As for the poem Patricia sent, I was moved to tears upon reading it.  First, she tackled a ghazal, though she added, "Truth be told, I'm certain this is not a true ghazal!  In my  mind, I was channeling your artful spirit – letting the poetic form become what it needed to contain the words."


You see, she wrote a poem about… artsyletters! No one has ever written a poem about my art endeavors before, not even me.  Talk about affirmation, and with my favorite kind of writing – poetry!

Not to mention that the presentation – printed to look it's on faded, foxed, glorious old paper, and with some of my items – absolutely speaks my aesthetic language.  What a gift, and to think we've never met in person before.  But that's the magic of Poetry Friday, isn't it?


I'm beyond delighted to share:



artsyletters:  a  ghazal


what sound speaks?  What reaches your ear?

asking to be transformed – the trinket, the trifle


finger a curl of your hair, pause to hear

art unaware, setting free the trinket, the trifle

will you be jeweled? Beheld by a book?

re-membered eternal, no trinket or trifle


work of your hands, heart's possibility

becomes twinkle delightful – the trinket, the trifle


©Patricia J. Franz


This was just what I needed but didn't know I needed, grounding my art adventures as I'm trying to keep them all together during this bit of transition and chaos.  I'm so excited to hang up this poem in my studio space when it's finished, a heart-sent gift from a poet friend. It's just perfect as I reflect on this 10th anniversary year of starting my art business and Etsy shop and anticipating its landing, finally, in a perfect and personal home space.  Thank you, Patricia!


The perfect place for poetry today is with Karen Edmisten, who is rounding up Poetry Friday this week.  Thank you, Karen! And Happy Holiday blessings to all; I'll be taking a wee break as we work on the move stuff and also travel - multiple times - to see family over a stretched-out holiday season.  Extra prayers for those missing loved ones this season, and those who don't have homes to move to or from this winter. See you in January!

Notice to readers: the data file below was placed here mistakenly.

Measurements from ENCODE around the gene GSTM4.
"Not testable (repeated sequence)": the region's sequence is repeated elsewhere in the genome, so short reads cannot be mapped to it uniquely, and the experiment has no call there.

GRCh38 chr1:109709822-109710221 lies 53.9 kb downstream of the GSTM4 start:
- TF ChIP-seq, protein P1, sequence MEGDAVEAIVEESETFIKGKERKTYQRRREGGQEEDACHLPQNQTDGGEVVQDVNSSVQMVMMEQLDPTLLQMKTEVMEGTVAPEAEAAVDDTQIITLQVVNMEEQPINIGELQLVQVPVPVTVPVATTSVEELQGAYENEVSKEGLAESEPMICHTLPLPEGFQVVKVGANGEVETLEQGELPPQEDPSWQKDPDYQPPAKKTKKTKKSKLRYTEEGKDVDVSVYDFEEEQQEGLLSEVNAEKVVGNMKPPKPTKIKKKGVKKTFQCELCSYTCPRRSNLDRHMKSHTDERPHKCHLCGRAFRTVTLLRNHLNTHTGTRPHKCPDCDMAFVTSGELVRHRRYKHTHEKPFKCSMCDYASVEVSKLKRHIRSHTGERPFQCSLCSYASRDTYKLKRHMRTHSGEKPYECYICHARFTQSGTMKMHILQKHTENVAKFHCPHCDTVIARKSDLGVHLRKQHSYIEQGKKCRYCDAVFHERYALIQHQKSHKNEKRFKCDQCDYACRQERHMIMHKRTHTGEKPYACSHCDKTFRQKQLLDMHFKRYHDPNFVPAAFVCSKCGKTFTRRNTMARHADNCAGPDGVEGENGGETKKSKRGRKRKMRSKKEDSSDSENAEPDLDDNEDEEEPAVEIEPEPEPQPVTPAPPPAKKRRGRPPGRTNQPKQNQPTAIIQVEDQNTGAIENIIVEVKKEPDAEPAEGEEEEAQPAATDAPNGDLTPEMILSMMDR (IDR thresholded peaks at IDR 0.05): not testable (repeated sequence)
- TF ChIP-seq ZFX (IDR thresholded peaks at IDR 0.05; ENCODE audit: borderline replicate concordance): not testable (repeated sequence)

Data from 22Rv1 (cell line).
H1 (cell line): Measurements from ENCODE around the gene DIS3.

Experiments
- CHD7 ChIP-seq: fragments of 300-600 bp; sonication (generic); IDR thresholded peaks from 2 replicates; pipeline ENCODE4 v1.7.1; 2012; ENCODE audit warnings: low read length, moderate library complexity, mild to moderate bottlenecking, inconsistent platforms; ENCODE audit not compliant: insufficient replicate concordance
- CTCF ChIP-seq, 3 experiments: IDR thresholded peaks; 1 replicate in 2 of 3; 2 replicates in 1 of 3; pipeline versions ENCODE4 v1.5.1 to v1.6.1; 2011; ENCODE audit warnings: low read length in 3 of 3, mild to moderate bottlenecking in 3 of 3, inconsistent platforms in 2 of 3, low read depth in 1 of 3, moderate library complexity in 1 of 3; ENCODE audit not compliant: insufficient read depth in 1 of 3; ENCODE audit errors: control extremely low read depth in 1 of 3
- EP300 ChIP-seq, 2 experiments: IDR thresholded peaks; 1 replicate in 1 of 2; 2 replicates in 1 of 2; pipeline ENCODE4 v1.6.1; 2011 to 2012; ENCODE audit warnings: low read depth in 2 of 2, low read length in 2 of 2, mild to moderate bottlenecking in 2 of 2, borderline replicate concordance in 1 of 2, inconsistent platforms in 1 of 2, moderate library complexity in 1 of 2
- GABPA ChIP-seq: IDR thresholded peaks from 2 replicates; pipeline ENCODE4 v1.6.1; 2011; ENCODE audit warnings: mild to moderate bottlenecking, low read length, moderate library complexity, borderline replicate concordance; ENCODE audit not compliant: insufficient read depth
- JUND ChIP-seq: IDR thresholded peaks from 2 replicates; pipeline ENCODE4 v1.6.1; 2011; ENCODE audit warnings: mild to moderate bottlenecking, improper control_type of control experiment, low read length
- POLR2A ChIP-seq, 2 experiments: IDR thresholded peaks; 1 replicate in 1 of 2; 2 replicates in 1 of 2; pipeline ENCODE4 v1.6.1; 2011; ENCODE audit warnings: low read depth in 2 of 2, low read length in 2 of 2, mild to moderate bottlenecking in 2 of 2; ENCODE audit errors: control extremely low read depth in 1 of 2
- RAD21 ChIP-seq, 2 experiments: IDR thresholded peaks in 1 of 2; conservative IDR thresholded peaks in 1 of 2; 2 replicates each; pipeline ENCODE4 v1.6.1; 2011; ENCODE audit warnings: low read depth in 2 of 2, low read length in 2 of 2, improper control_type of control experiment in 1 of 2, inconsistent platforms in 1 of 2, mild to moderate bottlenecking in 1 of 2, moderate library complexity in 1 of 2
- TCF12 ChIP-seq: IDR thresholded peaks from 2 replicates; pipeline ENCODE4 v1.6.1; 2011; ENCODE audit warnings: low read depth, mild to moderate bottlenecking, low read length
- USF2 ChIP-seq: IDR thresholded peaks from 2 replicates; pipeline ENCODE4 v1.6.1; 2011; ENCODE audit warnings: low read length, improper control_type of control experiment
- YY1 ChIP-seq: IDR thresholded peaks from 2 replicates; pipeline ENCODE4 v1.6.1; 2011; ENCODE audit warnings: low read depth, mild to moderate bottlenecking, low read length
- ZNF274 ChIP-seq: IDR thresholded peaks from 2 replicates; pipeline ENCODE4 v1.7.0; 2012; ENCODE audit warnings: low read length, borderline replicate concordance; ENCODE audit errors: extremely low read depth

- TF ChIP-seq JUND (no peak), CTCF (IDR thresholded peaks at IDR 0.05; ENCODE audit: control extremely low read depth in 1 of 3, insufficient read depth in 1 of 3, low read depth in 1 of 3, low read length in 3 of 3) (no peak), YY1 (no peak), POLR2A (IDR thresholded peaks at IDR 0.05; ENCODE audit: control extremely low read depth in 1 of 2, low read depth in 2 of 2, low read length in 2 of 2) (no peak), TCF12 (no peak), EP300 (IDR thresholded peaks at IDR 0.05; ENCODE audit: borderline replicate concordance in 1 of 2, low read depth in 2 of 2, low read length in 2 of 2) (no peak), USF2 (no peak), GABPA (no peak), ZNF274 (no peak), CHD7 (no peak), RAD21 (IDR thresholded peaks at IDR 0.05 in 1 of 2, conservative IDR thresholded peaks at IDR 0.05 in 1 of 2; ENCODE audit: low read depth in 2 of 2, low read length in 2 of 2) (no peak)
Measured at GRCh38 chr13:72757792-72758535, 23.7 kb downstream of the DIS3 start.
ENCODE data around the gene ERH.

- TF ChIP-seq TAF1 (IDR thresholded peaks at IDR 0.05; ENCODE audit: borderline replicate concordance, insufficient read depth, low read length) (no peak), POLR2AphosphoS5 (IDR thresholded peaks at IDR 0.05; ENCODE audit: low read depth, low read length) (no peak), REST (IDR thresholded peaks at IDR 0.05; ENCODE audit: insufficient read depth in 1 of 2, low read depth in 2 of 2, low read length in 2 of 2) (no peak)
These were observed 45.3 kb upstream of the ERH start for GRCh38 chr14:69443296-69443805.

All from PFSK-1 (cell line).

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Poetry Friday - Emily Dickinson's "Winter is Good"

New ornament featuring a vintage Emily Dickinson postage stamp- listing is here in my Etsy shop! (I have William Shakespeare, too. ;0) )


Greetings, Poetry Lovers!  I hope you had a good Thanksgiving weekend last week, wherever you were.  Prayers for all with an empty chair at the holidays this year.


Over here  on the South Carolina Coast, Friday morning temps will be in the 40s, which is chilly for us. (Then we'll warm back up.)  But pictures of growing piles of snow from the Northwest to the Plains are something else altogether, like the pictures posted online recently by our own Amy Ludwig VanDerwater up in New York state. 


So here's a little poem by Emily Dickinson (1830-1886) for the new season.  (Love the last line... we were happy to say goodbye to the hurricane season, by the way, on Wednesday!)



Winter is good - his Hoar Delights (1316)

Emily Dickinson 

Winter is good - his Hoar Delights
Italic flavor yield -
To Intellects inebriate
With Summer, or the World -

Generic as a Quarry
And hearty - as a Rose -
Invited with asperity
But welcome when he goes.


Happy December! 


Grab your snowshoes and shuffle on over to see our lovely Catherine at Reading to the Core for this week's Roundup!

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Poetry Friday - Vowel Poetry Fun from Jonathan Swift & artsyletters


Greetings, Poetry Lovers!


The poem I'm sharing this week is an offering of levity, with so much going on in the world this month.  From a 19th-Century copy of CROWN JEWELS (or Gems of Literature, Art, and Music ...) compiled by Henry Davenport Norhtrop and published by Pennsylvania Publishing Company in 1887, I plucked this wee riddle poem by Jonathan Swift (1667-1745), then gave it the artsyletters mini collage treatment.


On the Vowels


by Jonathan Swift


We are little airy creatures,

All of different voice and features:

One of us in glass is set,

One of us you'll find in jet;

T'other you may see in tin,

And the fourth a box within;

If the fifth you should pursue,

It can never fly from you.


I thought those "little airy creatures" would pair well with some old lace! Though the blocky midcentury brass letters are anything but airy, I suppose - so here's to a little contrast!


If you are hungry for more vowels, and consonants, then of COURSE you must make your way to Jama's Alphabet Soup, where our beautiful & talented letter-wrangling host has this week's Roundup!